On 1 September 2022, the State Treasury Solicitors’ Office published recommendations on the dissolution, termination of and withdrawal from reciprocal contracts. Although the document primarily targets contracting authorities, it is also a rich source of knowledge for economic operators performing public contracts.
Dissolution, termination, withdrawal – what are the differences?
The State Treasury Solicitors’ Office highlights various ways to cease a contractual relationship, including:
- withdrawal from a contract,
- termination of a contract,
- dissolution of a contract,
The above terms are frequently used interchangeably in contracts, despite having different legal effects.
What are the effects of dissolution, termination and withdrawal?
As explained by the State Treasury Solicitors’ Office: “Withdrawal from a contract is a unilateral action leading, in principle, to the expiry of an obligation with a retroactive effect (ex tunc), i.e. from the time the contract was concluded, nullifying its effects. Termination of a contract is also a unilateral action, but having a future effect (ex nunc), i.e. it does not nullify the existing effects of the contract. The exercise of each of these rights is effected by a declaration of intent made to the other party. The differences in the purpose and effect of withdrawal from and termination of a contract make each of these legal actions characteristic of a different category of contracts. […] Withdrawal is most often a way of responding to the other party’s non-performance or improper performance of a contract. […] The purpose of termination is to end the contractual relationship without interfering with the effects of contract performance that have already occurred”.
Dissolution of a contract, on the other hand, requires joint declarations made by both parties to cancel the existing obligation relationship.
Withdrawal from a contract is most often seen in public procurement.
Tenders and public contracts – when a contract can be withdrawn from
In short, a contract can be withdrawn from when certain circumstances occur during its performance, giving rise to one party making a declaration of withdrawal. This withdrawal can be carried out based on the grounds either provided for by generally applicable laws (statutory grounds) or contained in the contract itself (contractual grounds).
Statutory grounds include, but are not limited to:
- delay in the performance of an obligation by fault of a debtor under a reciprocal contract,
- failure to perform an obligation within a strict deadline,
- a declaration by a party that it will not render a performance to which it was obliged,
- lack of cooperation necessary to perform a work, etc.
However, contractual grounds for withdrawal from a contract depend on the intent of the parties to the contract.
A frequent example of a contractual ground for withdrawal occurs where one party is in breach of a contract, but in a manner other than through delay without fault. This could be, for example, the use of inappropriate materials to complete a work, or the use of subcontractors despite a contractor being obliged to render a performance on its own.
When withdrawal from a contract is ineffective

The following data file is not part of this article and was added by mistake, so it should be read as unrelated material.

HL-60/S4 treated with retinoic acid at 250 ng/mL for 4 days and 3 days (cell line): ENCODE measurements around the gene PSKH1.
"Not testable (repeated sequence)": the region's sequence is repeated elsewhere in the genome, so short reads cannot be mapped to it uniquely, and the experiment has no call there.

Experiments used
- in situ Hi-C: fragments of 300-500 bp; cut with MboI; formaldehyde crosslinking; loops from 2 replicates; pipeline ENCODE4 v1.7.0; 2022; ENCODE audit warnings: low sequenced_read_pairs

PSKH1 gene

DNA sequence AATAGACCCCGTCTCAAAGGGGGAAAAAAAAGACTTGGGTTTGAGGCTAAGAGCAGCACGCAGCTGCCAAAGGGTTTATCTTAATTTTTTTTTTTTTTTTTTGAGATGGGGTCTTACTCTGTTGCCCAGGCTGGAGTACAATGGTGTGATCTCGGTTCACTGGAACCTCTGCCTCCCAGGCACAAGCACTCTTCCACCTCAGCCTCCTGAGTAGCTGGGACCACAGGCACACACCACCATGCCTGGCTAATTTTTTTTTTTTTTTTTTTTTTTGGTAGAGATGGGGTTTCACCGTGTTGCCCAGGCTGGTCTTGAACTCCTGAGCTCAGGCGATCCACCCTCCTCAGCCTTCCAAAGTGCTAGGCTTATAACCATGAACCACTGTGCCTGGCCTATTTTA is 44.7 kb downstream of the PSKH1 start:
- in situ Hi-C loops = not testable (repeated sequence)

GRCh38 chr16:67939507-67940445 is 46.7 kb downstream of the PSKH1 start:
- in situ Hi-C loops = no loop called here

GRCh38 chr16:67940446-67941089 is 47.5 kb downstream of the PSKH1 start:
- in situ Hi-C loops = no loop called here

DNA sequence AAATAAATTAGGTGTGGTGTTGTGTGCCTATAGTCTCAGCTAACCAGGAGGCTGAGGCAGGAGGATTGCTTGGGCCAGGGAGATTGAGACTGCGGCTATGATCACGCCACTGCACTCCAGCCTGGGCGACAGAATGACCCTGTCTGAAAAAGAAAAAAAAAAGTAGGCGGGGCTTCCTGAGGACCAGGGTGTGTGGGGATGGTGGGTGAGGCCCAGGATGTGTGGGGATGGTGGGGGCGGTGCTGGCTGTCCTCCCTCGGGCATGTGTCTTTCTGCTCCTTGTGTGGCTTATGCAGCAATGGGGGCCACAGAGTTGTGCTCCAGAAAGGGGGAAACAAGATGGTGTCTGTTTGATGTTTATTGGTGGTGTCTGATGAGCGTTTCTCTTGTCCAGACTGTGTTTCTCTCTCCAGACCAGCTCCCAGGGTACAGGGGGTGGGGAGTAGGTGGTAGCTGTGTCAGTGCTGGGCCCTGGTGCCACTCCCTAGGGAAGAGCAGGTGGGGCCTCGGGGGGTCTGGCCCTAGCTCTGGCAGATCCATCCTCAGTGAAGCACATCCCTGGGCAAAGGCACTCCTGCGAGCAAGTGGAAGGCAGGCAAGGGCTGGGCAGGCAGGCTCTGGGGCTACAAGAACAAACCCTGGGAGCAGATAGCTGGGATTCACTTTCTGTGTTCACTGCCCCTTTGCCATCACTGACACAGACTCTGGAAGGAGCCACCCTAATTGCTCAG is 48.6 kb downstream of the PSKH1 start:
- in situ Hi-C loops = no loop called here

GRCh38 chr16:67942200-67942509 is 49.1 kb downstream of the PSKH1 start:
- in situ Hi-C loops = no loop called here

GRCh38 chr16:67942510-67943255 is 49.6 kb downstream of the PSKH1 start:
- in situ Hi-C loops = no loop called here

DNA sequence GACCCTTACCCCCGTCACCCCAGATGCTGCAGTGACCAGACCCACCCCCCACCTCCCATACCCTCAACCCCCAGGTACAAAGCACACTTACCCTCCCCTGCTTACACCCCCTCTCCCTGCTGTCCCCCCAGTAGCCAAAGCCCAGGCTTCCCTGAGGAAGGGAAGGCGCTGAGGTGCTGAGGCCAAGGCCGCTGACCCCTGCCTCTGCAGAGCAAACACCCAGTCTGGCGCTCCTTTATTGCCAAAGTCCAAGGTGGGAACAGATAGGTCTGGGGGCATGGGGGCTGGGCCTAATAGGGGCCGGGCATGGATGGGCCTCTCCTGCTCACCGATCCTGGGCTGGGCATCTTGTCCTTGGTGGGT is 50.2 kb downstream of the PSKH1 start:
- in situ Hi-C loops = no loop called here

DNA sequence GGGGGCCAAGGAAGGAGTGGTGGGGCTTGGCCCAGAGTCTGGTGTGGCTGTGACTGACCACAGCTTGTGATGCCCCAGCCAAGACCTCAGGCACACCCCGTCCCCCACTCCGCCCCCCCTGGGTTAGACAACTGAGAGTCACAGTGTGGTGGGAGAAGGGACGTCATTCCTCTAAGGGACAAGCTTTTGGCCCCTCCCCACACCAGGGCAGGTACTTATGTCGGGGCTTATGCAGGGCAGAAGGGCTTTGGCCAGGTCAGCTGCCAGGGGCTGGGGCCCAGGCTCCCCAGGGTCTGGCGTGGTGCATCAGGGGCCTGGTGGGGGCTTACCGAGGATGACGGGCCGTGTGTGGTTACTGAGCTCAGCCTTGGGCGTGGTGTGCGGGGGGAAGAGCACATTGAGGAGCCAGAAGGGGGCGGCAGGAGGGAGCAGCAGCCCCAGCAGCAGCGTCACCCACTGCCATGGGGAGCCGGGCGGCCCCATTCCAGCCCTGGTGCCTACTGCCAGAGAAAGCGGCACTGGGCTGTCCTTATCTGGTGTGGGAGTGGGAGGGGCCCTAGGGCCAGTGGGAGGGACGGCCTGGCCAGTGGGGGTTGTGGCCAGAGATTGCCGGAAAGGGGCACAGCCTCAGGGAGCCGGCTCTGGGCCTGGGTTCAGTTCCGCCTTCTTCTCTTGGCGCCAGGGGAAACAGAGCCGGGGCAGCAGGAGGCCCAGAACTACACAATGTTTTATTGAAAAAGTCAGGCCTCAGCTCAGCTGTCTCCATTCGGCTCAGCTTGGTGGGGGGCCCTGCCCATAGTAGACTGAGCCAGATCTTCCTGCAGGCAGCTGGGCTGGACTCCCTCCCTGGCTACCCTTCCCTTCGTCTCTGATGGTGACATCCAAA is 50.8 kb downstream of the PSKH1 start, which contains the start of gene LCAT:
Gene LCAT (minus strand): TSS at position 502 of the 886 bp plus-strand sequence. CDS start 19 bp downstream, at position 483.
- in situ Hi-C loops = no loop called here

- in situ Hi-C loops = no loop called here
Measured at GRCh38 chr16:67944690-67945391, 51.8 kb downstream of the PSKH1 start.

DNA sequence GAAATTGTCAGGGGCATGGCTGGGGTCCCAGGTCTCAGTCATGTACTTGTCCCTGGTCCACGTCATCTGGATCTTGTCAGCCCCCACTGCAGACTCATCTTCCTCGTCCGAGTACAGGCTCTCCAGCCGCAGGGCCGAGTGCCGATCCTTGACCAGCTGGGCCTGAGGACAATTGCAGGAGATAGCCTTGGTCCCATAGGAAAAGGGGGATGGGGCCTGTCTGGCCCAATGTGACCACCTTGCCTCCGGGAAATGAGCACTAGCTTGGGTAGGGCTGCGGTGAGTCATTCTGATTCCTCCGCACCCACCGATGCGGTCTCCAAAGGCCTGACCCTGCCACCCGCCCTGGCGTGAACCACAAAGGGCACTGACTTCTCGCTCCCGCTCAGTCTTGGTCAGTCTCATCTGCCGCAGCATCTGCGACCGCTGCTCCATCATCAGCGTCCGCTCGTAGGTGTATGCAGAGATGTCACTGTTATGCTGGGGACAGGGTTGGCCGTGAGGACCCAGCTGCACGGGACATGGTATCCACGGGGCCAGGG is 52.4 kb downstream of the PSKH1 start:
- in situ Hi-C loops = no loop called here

The mere submission of a declaration of withdrawal does not mean that the declaration is actually effective and produces legal effects.
The effectiveness of a declaration of withdrawal requires the answering of a number of questions, such as:
- Are the contractual provisions on withdrawal valid in the light of statutory provisions?
- Has a declaration of withdrawal been drawn up in correct form?
- Was a declaration of withdrawal given within the period prescribed by relevant contractual provisions/laws?
- Are the circumstances giving rise to withdrawal attributable to the other party to a contract?
Depending on the specifics of the situation, a negative answer to any of the above questions may lead to the declaration of withdrawal being ineffective.
If so, the disputed contract continues to be binding upon both parties.
Recommendations on withdrawal – an important position of the State Treasury Solicitors’ Office
The State Treasury Solicitors’ Office recommendations constitute a general position on the application of the provisions on withdrawal from, termination or dissolution of a contract.
Nevertheless, as the authors themselves point out – the publication is general in nature and does not refer to a specific contract, nor does it constitute an assessment of specific findings of fact or of law, either existing now or in the future.
Therefore, in each case involving withdrawal from a contract – whether by a contracting authority or an economic operator – a thorough and in-depth legal assessment of the admissibility of intended withdrawal or the effectiveness of already declared withdrawal is essential.
We can assist you in matters concerning withdrawal from public contracts via:
- preparation of model public contracts, taking into account the legitimate interests of a contracting authority with regard to the possibility of withdrawal,
- analysis of the findings of fact and assessment of the possibility of making a declaration of withdrawal from a public contract,
- analysis of the findings of fact and assessment of the effectiveness of a submitted declaration of withdrawal from a public contract.
Any questions? Contact the authors directly:
Remuneration indexation in public contracts – latest recommendations of the State Treasury Solicitors’ Office